A newly released feasibility study from the Australian Institute of Health and Welfare (AIHW) has uncovered a newfound capacity to predict the prevalence of Australians experiencing the earliest stages of dementia.
Using data algorithms to assess Australian healthcare data, the study found that Medicare items associated with geriatrician attendances, imaging of the head, and some pathology had strong predictive value of a later dementia diagnosis, especially where a patient has a combination of these items in their recent medical history.
When deployed, the models were found to have an accuracy of 80 per cent, accurately identifying 25,000 cases of early-stage dementia.
It is a step forward in improving government services relating to the early stage of the condition.
Up until now, rates of dementia in the country could only be confirmed once a patient recorded dementia-related prescription medication use, hospital admission or death.
Maree McCabe AM, chief executive officer of Dementia Australia, welcomes the research initiative, telling Aged Care News that this improvement in data analytics will allow great improvement of policies and support services.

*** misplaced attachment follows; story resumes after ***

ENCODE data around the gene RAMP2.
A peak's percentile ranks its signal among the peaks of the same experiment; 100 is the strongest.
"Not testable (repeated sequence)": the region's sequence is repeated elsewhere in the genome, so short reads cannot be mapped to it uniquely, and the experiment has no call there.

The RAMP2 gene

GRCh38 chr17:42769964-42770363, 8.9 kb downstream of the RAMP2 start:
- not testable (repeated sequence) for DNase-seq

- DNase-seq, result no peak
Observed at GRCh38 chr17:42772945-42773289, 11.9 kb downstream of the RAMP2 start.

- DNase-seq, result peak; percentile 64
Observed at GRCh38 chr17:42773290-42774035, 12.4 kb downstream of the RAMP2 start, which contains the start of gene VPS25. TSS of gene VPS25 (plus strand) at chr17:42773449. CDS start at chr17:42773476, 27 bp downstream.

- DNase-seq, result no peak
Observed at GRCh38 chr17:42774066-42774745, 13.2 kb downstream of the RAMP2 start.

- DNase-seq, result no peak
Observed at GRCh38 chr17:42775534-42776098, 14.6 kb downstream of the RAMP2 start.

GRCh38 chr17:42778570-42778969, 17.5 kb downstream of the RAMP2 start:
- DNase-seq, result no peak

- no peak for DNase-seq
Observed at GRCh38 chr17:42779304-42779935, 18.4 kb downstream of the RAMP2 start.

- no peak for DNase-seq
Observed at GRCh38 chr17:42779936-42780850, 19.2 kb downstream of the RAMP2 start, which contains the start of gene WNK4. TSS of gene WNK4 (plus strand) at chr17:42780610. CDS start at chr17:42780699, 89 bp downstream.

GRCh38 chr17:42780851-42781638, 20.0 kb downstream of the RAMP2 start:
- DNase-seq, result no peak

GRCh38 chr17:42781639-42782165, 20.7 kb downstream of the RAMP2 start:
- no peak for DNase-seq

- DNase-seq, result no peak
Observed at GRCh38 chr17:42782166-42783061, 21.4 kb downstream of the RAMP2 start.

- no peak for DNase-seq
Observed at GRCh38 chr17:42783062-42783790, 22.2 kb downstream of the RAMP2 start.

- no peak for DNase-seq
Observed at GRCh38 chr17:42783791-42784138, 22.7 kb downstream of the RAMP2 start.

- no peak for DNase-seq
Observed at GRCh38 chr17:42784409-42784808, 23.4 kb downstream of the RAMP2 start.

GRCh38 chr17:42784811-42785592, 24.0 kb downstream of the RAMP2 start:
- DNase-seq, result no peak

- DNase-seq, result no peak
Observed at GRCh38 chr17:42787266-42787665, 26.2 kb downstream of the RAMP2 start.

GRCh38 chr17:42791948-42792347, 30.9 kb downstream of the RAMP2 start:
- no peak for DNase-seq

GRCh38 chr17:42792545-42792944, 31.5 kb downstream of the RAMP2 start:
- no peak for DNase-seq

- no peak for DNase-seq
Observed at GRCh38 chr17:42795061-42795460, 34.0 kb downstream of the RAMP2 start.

“For Dementia Australia, up-to-date data is invaluable,” she says.
“It ensures we have a correct view of the scale of dementia in Australia and gives us a better sense of the real impact it is having on so many Australians, from across all backgrounds.”
The AIHW notes in the report that further work will be done to tighten the accuracy of the machine-learning based technology, for the purpose of:
• exploring further individuals who are misclassified due to data gaps (such as missing hospital information, alternative services streams such as Aboriginal Health Service use)
• assessing similarity between dementia diagnosis pathways and other conditions
• identifying individuals who did not access the PBS during the period of time assessed but are captured in other data sets in later years.